Allyson Anderson-Book knows her way around the oil and gas regulatory landscape. Based in the nation’s capital, the vice president for energy transition with Baker Hughes has logged time as the associate director for the Bureau of Safety and Environmental Enforcement (BSEE) and for U.S. Senator Jeff Bingaman.
During her time at BSEE, the offshore U.S. oil and gas regulator, she worked on regulatory reforms following Deepwater Horizon for about five years, aiming to lessen the odds of something like that happening again.
“It was a substantial project, and it was hard and deliberate work,” she said. “But anything worth doing has some challenge to it. I worked with some colleagues who were very closely touched by that tragedy, so it was a very powerful and meaningful experience that I was able to help with in a really tangible way.”
“It is easy to consider energy as an entitlement in many countries. But not everyone has access to energy. Access to energy opens up a world of opportunities; it opens up huge societal change for the world.”
On Capitol Hill
“Working for a U.S. senator was one of the most compelling parts of my career. It allowed me to serve my country and the American people. I still remember the first moment when I emerged from Union Station near the Capitol, and seeing the flags flying, I realized that I was contributing to something far greater than I ever thought was possible. It was powerful, and I felt that pride every day.
“In that role, I worked for two amazing people who elevated the role of women and diversity in the workplace. Sen. Bingaman and his staff director, Dr. Bob Simon, were both amazingly supportive and empowering. Dr. Simon gave me great opportunities, gave me space to make a project my own and stepped in to give guidance when needed. He challenged me to advocate for myself, which was invaluable. I always try to pass on that to people; sometimes you need to ask for recognition.”
Entering oil and gas
“I had this really fantastic supervisor/mentor named Lynn Watney; he was my graduate adviser at the University of Kansas. I worked for him at the Kansas Geologic Survey, and he pushed me to interview with several prominent oil companies for a summer internship. Exxon Mobil ended up providing me with a fantastic summer opportunity. The recruiter really loved that I had a music background; he thought that music would make me a different kind of thinker, more analytical. I have Lynn to thank for launching my career—he was one of the most nurturing mentors I ever had and a really fantastic human being.”
View the full on-demand video interviews featuring this year’s honorees at HartEnergyConferences.com/Women-in-Energy
Up to the challenges
“I handle any challenge the same way—regardless of whether it is gender related—with patience, a bit of moxie, perseverance and grace. Sometimes I have had to get feisty [and] stand up when it was needed, whether for myself or a colleague.”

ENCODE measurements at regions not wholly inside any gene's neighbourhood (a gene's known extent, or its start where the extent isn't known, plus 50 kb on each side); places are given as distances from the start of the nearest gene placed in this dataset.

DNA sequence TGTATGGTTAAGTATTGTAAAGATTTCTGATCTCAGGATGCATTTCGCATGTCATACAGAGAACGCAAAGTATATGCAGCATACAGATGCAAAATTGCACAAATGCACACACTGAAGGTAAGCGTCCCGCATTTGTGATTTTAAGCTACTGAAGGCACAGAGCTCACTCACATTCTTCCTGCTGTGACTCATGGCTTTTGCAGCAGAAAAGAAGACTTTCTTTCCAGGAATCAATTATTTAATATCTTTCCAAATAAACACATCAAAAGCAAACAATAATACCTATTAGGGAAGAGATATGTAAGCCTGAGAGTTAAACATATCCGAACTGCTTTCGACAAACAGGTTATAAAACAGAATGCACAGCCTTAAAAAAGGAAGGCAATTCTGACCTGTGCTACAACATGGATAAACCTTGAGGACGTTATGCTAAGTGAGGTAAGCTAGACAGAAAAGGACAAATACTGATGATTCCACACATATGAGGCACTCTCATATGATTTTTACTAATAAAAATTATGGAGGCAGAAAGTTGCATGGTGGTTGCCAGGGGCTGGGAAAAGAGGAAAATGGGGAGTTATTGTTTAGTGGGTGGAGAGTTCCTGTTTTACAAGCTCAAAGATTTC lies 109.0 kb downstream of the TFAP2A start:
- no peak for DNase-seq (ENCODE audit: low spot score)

Running and steering companies
“I have been at the helm of two non-profits and sat in a senior executive role for a federal agency. I learned early on that it is critical to understand a company’s value proposition and business model. It is imperative that stakeholders’ needs are considered and addressed as part of that value proposition. Finally, all companies regardless of type (for profit or non-profit) should be run with the same rigor and commitment to transparency.”
“Diversity is key. We need to embrace cultural diversity and embrace innovative neuro-diverse thinkers. If we want to advance solutions for hard societal challenges, we need to encourage diversity in how we think, foster dialogue with other sectors, share ideas and engage perspectives that might run contrary to our own positions. The ability to compromise and collaborate is essential for our sector in navigating the energy transition.”
2022-11-22 - New Fortress Energy agreed with state-owned Pemex for the continued development of the deepwater Lakach Field as well as deployment of a 1.4 mtpa FLNG unit to commercialize the bulk of the production abroad.
2022-10-07 - In the third quarter, oil and gas drillers added rigs for an eighth quarter in a row but the addition of 12 rigs was the smallest increase since September 2020.
2022-11-04 - U.S. oil rigs rose to their highest count since March 2020, while gas rigs fell to their lowest count since late July 2022, according to Baker Hughes.
2022-11-11 - According to Baker Hughes, the U.S. oil rig count rose nine to 622 during the week of Nov. 11, while the gas rig count remained steady at 155.
2022-10-14 - While the U.S. oil rig count rose to 610 the week of Oct. 14, gas rigs fell one to 157, according to energy services firm Baker Hughes.